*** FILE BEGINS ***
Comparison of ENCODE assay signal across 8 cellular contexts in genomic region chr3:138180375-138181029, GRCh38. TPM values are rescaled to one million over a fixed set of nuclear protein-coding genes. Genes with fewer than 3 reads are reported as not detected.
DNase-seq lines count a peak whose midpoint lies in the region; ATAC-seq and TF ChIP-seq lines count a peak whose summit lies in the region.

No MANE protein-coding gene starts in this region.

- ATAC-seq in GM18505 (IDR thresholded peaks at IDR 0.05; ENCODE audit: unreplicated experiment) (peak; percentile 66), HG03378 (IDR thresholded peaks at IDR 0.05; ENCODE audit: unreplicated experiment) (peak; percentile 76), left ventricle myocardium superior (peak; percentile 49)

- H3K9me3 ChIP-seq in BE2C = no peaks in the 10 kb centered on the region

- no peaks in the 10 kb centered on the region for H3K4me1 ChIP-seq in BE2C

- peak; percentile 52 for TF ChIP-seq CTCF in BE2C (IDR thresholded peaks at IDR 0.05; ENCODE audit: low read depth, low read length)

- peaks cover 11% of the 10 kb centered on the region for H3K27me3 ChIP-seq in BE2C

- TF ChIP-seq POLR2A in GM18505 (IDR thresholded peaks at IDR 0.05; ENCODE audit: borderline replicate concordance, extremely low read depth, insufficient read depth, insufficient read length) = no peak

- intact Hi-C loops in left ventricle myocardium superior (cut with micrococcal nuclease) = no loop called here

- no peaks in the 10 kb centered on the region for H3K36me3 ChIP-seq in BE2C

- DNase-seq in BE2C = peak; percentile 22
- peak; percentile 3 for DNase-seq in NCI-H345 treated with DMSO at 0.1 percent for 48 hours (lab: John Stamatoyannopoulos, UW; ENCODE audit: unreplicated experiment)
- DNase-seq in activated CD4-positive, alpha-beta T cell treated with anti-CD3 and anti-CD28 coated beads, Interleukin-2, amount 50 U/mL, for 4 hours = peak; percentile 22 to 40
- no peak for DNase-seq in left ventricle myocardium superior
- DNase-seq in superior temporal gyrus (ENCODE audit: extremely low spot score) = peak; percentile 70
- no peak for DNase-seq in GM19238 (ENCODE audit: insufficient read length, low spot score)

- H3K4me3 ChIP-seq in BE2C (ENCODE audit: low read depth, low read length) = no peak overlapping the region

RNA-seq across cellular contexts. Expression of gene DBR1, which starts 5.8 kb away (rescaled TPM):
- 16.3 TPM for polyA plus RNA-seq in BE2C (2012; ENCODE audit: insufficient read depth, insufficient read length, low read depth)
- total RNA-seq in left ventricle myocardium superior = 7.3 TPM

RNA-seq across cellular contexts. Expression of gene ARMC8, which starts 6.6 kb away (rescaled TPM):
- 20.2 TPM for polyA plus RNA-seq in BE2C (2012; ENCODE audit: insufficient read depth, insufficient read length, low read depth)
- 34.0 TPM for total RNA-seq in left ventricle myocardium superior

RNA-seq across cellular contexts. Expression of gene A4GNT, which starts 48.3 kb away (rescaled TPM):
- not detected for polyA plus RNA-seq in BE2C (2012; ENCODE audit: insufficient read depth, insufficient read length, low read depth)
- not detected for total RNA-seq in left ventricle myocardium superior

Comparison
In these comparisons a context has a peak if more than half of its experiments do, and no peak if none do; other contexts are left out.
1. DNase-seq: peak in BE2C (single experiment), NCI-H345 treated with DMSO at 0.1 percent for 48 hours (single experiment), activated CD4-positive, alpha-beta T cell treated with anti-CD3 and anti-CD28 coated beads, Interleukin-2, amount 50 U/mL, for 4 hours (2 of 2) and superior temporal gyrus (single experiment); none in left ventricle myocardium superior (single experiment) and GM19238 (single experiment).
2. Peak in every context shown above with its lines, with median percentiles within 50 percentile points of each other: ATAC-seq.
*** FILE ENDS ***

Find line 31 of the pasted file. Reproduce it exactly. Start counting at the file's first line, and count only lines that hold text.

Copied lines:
2. Peak in every context shown above with its lines, with median percentiles within 50 percentile points of each other: ATAC-seq.